Event Title

Microanatomy of the Monodelphis Domestica Prostate

Location

Science Center, Bent Corridor

Start Date

10-28-2016 5:30 PM

End Date

10-28-2016 6:00 PM

Poster Number

17

Abstract

The mammalian prostate gland secretes fluids that, along with sperm from the testes and fluids from other glands, comprise semen. In metatherian mammals, prostate microanatomy is poorly known. We designed a project comparing the histology of the metatherian prostate (using Monodelphis domestica, the lab opossum) to the better known eutherian prostate (using Rattus norvegicus, the lab rat) using paraffin histology and probasin immunohistochemistry. Because probasin is a well-known and highly conserved prostate-specific protein, in eutherians, we hypothesized that it would be a useful reference protein. While the microanatomy of the rat prostate differed considerably from that of the opossum, both prostates clearly synthesized probasin. The rat prostate consists of 3 lobes (each ~3-5 mm) arranged around the base of the urethra along with the urinary bladder. In contrast, the opossum prostate, an elongated cylinder (~25 mm x 6 mm), connects the urinary bladder to the base of the penis. The opossum prostate is divided into a light-colored anterior portion and a dark-colored posterior portion, both of which are traversed by a central channel, the urethra. Another important difference is that probasin-positive cells are restricted to the posterior portion of the opossum prostate, while in the rat, all of the lobes contain probasin. Our results demonstrate that probasin is one of probably numerous secretory products synthesized in the metatherian prostate. These secretions await identification, but our work establishes that the probasin gene is conserved and functional in these two groups of mammals.

Major

Biology

Project Mentor(s)

Yolanda Cruz, Biology

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Oct 28th, 5:30 PM Oct 28th, 6:00 PM

Microanatomy of the Monodelphis Domestica Prostate

Science Center, Bent Corridor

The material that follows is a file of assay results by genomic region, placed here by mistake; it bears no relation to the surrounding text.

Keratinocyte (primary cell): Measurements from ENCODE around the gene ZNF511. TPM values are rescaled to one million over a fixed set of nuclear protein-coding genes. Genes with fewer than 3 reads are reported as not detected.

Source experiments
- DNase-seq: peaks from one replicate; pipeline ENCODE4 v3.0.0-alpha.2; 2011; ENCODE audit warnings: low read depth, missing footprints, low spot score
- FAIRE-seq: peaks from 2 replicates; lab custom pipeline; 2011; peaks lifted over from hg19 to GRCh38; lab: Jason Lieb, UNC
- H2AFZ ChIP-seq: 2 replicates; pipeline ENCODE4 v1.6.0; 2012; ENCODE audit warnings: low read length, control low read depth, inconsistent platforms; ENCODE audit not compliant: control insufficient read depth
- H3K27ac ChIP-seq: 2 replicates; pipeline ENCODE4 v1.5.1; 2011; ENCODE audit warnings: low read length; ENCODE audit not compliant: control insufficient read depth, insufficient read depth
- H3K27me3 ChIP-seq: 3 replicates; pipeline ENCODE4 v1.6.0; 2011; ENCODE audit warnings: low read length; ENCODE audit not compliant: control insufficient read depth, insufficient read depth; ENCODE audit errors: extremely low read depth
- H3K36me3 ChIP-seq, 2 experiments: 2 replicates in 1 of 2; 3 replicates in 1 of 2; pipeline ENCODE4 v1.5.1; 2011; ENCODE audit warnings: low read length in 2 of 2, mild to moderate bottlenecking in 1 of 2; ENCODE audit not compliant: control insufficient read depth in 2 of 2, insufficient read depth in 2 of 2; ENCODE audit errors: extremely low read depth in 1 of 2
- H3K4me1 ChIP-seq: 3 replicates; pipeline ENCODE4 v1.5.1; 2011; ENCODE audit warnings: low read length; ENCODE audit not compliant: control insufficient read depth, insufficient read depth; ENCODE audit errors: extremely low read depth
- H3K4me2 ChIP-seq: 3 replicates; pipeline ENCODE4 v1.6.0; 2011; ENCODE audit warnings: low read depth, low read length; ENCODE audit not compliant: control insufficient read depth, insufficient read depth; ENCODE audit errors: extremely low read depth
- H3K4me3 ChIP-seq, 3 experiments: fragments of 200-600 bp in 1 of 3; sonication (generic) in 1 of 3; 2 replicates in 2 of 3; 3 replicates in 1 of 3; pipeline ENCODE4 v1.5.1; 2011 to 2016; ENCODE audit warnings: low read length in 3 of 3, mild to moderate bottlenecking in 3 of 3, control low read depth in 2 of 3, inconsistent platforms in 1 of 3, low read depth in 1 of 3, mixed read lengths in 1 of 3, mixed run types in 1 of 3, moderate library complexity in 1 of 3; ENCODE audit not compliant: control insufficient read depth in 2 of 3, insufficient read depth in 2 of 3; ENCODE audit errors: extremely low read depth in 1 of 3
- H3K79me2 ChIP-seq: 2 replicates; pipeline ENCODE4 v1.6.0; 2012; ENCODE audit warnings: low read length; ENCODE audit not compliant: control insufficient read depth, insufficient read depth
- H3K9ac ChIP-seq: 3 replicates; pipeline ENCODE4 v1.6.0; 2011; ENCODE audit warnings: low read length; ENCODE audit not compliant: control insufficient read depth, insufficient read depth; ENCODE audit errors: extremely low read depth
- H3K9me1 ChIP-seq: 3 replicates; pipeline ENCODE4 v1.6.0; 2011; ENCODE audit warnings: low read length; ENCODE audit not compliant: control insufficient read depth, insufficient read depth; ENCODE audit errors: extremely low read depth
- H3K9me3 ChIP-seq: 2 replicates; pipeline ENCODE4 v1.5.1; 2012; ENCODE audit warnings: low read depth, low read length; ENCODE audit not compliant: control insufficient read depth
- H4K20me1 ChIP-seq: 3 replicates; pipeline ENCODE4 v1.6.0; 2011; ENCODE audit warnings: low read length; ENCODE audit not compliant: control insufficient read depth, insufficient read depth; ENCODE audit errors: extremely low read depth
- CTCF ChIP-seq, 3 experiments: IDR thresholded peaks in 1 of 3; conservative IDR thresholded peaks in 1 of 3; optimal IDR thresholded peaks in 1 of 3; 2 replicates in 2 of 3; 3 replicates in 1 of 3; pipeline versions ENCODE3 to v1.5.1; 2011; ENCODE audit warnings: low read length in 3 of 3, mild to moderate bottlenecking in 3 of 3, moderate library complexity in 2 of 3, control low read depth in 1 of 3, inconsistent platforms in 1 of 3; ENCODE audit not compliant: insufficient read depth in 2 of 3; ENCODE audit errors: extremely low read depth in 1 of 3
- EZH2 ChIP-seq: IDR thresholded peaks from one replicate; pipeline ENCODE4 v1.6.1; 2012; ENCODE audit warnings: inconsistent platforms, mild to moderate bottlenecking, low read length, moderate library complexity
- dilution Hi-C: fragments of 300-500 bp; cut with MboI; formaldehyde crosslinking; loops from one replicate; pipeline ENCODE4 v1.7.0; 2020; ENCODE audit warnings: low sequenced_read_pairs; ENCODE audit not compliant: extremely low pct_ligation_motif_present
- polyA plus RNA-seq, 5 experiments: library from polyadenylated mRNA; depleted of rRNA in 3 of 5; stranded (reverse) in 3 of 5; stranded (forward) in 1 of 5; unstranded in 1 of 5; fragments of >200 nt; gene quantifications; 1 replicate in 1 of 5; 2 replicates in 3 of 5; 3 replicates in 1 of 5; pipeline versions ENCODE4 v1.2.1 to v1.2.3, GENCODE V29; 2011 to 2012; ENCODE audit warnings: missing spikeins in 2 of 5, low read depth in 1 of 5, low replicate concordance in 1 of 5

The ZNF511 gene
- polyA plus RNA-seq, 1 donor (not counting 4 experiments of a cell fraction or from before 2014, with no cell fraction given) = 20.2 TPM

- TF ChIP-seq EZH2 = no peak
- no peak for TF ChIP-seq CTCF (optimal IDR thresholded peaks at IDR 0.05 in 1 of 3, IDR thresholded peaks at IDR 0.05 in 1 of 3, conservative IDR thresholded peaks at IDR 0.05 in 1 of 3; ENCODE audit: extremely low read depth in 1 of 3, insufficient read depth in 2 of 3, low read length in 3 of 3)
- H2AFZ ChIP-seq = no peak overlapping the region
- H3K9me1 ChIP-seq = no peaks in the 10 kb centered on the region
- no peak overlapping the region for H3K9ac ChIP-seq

The mammalian prostate gland secretes fluids that, along with sperm from the testes and fluids from other glands, comprise semen. In metatherian mammals, prostate microanatomy is poorly known. We designed a project comparing the histology of the metatherian prostate (using Monodelphis domestica, the lab opossum) to the better known eutherian prostate (using Rattus norvegicus, the lab rat) using paraffin histology and probasin immunohistochemistry. Because probasin is a well-known and highly conserved prostate-specific protein, in eutherians, we hypothesized that it would be a useful reference protein. While the microanatomy of the rat prostate differed considerably from that of the opossum, both prostates clearly synthesized probasin. The rat prostate consists of 3 lobes (each ~3-5 mm) arranged around the base of the urethra along with the urinary bladder. In contrast, the opossum prostate, an elongated cylinder (~25 mm x 6 mm), connects the urinary bladder to the base of the penis. The opossum prostate is divided into a light-colored anterior portion and a dark-colored posterior portion, both of which are traversed by a central channel, the urethra. Another important difference is that probasin-positive cells are restricted to the posterior portion of the opossum prostate, while in the rat, all of the lobes contain probasin. Our results demonstrate that probasin is one of probably numerous secretory products synthesized in the metatherian prostate. These secretions await identification, but our work establishes that the probasin gene is conserved and functional in these two groups of mammals.